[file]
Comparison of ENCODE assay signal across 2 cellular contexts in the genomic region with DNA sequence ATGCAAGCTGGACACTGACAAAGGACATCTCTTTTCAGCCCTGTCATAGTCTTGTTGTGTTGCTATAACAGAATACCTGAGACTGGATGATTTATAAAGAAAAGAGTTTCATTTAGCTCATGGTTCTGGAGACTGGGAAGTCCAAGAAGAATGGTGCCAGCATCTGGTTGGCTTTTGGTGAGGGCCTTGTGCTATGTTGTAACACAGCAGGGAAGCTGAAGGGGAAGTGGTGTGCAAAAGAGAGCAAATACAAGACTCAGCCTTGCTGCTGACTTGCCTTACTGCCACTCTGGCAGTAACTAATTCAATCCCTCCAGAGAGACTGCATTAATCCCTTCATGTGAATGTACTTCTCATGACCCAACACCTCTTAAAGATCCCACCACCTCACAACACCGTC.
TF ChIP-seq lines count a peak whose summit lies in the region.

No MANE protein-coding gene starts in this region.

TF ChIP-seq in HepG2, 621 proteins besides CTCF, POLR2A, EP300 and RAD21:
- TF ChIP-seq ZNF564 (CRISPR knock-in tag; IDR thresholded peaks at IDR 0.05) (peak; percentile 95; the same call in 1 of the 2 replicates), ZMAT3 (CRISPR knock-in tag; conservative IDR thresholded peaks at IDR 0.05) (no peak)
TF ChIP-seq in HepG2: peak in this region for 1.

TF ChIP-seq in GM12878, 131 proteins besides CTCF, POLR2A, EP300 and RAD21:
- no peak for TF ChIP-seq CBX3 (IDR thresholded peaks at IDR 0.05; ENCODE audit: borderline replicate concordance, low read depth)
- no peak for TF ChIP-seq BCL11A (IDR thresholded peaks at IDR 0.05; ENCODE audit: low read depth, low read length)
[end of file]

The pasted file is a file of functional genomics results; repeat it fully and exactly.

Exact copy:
Comparison of ENCODE assay signal across 2 cellular contexts in the genomic region with DNA sequence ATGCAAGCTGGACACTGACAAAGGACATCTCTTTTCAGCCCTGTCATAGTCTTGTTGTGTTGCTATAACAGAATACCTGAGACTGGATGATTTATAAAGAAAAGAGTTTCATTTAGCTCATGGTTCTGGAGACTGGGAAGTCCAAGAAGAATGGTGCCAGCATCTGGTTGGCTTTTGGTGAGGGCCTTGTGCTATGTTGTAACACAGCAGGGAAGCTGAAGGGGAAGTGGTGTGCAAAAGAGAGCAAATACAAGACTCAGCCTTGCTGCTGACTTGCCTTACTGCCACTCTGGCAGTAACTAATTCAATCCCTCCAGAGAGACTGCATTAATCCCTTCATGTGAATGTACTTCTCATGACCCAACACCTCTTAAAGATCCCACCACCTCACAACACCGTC.
TF ChIP-seq lines count a peak whose summit lies in the region.

No MANE protein-coding gene starts in this region.

TF ChIP-seq in HepG2, 621 proteins besides CTCF, POLR2A, EP300 and RAD21:
- TF ChIP-seq ZNF564 (CRISPR knock-in tag; IDR thresholded peaks at IDR 0.05) (peak; percentile 95; the same call in 1 of the 2 replicates), ZMAT3 (CRISPR knock-in tag; conservative IDR thresholded peaks at IDR 0.05) (no peak)
TF ChIP-seq in HepG2: peak in this region for 1.

TF ChIP-seq in GM12878, 131 proteins besides CTCF, POLR2A, EP300 and RAD21:
- no peak for TF ChIP-seq CBX3 (IDR thresholded peaks at IDR 0.05; ENCODE audit: borderline replicate concordance, low read depth)
- no peak for TF ChIP-seq BCL11A (IDR thresholded peaks at IDR 0.05; ENCODE audit: low read depth, low read length)